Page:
Jews in Frankfort on the Main 03: Third Reich, Holocaust and after
Boycott, dismissals, aryanizations, terror, concentration camps - Nazi reforms - over 50% emigration - deportations - little community after 1945
from: Frankfort on the Main; In: Encyclopaedia Judaica (1971), vol. 7
presented by Michael Palomino (2008)
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[Boycott day - dismissals from jobs - aryanizations and anti-Jewish terror - Jewish organizations - detentions to concentration camps - forced unification forming the Jewish Community]
Nazi action against the Jews began on April 1, 1933, with a boycott of Jewish businesses and professionals,
[[there was a boycott day, but the worldwide Jewish organizations organized a big counter boycott against Germany all the time from 1933-1945. Many Germans followed the boycott day but went to make their purchases the day after]]
followed on April 7 by the dismissal of Jewish white-collar workers, university teachers, actors, and musicians. State and party pressure subsequently resulted in the closing or "aryanization" of almost all Jewish-owned firms,
[[the Hitler regime gave the enterprises to his political "friends" in Germany and abroad, also in "neutral" Switzerland]]
while local S.A. units and Nazi students terrorized Jewish citizens. Though originally prohibited, these arbitrary actions were in later years legalized by the Reich government which helped to organize and coordinate them. The Jewish community reacted by expanding existing services, establishing new agencies for economic aid, reemployment, occupational training, schooling, adult education, and emigration. All institutions were under strict surveillance by the Gestapo.
On Nov. 10-11, 1938, the big synagogues of the two Jewish communities, situated at Friedberger Anlage [[Friedberg Park]], Dominikanerplatz (formerly Boerneplatz), Am Grossen Wohlgraben (formerly Boernestrasse), and Freiherr-von-Stein-Strasse were burned down. Community building, Jewish homes, and stores were stormed and looted by the S.A., the S.S., and mobs they had incited.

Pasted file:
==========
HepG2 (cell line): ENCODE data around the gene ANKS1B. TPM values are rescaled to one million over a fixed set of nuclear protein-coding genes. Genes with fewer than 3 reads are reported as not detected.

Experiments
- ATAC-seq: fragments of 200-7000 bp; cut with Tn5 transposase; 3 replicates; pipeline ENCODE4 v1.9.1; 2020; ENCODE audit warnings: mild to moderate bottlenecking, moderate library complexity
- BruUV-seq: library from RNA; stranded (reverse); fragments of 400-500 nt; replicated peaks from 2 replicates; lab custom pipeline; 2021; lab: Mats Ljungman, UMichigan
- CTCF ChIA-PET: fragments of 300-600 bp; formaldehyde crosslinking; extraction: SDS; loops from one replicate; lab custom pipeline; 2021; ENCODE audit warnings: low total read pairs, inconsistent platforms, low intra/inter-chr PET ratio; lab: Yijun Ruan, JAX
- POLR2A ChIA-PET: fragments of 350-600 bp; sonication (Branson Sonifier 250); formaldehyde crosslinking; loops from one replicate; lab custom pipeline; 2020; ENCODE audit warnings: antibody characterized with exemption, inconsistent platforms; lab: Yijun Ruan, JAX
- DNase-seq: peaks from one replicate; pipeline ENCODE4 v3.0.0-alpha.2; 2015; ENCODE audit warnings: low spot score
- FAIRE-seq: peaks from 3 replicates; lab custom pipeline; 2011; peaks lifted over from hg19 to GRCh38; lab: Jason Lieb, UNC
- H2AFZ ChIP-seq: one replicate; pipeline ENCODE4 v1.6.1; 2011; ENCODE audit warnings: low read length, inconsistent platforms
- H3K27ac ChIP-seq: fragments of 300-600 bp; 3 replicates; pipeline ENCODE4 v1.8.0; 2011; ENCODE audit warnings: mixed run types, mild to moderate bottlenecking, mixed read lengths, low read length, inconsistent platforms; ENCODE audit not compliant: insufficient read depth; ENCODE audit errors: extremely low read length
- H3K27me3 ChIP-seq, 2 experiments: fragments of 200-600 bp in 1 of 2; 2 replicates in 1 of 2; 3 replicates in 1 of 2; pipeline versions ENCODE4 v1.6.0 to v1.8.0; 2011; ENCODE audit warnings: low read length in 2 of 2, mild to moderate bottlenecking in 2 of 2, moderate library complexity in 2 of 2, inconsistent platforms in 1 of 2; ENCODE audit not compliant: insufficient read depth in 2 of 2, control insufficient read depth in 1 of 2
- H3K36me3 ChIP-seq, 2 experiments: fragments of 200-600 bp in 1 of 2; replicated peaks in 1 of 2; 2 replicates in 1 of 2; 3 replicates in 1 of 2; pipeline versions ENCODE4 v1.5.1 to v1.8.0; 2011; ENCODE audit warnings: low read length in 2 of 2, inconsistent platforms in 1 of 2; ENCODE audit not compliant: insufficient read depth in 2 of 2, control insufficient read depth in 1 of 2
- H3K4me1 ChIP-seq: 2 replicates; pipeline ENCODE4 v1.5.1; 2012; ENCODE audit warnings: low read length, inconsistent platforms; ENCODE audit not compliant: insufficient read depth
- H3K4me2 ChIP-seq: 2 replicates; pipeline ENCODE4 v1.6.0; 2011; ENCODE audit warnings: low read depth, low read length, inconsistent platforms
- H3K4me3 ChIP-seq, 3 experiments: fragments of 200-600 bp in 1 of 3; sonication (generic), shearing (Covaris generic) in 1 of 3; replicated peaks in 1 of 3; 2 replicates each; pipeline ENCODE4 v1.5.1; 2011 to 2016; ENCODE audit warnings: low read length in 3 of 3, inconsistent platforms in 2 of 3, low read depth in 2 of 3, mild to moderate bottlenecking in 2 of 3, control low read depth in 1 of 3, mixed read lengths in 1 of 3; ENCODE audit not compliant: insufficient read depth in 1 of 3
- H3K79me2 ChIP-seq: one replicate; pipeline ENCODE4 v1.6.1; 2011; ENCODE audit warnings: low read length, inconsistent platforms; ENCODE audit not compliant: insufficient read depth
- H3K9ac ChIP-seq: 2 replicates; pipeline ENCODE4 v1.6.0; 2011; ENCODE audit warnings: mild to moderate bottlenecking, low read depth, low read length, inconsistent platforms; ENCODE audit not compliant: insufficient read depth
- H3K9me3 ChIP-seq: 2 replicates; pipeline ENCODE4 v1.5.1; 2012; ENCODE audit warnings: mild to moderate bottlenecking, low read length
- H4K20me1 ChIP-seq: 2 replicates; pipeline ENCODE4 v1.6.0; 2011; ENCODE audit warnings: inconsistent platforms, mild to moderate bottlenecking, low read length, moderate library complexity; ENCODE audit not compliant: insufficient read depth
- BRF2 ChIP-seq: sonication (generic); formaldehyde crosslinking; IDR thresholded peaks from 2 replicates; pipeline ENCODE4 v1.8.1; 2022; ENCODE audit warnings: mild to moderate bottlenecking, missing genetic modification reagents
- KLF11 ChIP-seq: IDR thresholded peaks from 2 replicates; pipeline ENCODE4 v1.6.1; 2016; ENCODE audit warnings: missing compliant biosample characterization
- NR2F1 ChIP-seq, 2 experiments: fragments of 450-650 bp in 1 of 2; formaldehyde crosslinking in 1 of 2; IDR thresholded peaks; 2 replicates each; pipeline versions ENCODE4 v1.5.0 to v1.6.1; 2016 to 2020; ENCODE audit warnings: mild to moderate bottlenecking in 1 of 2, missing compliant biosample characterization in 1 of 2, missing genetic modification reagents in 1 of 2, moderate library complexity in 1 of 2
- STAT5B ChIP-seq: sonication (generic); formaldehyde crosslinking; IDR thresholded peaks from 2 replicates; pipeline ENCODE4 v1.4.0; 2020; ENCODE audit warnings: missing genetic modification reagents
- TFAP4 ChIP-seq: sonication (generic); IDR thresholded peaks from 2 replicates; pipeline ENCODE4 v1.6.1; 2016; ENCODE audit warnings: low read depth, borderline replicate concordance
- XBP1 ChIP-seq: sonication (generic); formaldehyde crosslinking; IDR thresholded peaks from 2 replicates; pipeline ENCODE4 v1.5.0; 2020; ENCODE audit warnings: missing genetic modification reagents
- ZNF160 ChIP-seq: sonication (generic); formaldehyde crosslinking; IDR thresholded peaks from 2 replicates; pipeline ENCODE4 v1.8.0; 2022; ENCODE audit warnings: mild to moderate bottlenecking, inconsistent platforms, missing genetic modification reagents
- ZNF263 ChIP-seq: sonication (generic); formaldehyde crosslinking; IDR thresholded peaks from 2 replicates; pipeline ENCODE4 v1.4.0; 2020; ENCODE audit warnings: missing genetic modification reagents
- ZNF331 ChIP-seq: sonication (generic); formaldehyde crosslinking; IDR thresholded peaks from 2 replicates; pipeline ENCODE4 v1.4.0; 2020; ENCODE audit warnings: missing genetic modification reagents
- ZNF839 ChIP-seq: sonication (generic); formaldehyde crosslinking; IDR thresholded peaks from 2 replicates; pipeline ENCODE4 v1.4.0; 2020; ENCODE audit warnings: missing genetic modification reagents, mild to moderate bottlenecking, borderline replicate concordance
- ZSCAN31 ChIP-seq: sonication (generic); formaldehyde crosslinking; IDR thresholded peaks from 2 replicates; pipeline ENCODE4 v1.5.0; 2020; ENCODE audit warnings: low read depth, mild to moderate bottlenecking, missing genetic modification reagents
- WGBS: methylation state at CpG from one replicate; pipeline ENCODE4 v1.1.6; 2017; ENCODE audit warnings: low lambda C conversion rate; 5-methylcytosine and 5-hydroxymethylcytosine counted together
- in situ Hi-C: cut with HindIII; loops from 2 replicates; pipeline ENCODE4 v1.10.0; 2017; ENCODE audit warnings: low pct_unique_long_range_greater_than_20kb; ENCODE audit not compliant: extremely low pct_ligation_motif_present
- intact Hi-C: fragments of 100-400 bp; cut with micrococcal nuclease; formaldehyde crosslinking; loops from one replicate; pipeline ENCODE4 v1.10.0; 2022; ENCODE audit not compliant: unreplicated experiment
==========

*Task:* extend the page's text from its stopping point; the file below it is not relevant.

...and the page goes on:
Hundreds of Jewish men were arrested and sent to *Buchenwald and *Dachau concentration camps. Members of the Orthodox Religionsgesellschaft [[Orthodox Religious Association]] were compelled to combine with the general community to form a single community organization which the Nazis named Juedische Gemeinde [[Jewish Community]].
[Reichsvereinigung - transferring of property and organizations - emigration and recruitment under Officer Holland - over 50% emigration until 1941 - deportations]
In 1939 this autonomous community was forcibly merged into the state-supervised Reichsvereinigung Reichsvereinigung der Juden in Deutschland [[RVE, Reich's Federation of the Jews in Germany)]]. Jewish leaders were compelled to enter into Judenvertraege [[Jewish contracts]], transferring communal property to municipal ownership. Welfare foundations taken over by the municipal authorities in December 1938 were placed under direct Gestapo control in May 1940. Gestapo Officer Holland, who was also a city official, supervised Jewish welfare and emigration, later organizing labor recruitment and "orderly proceedings" before deportation. (col. 90)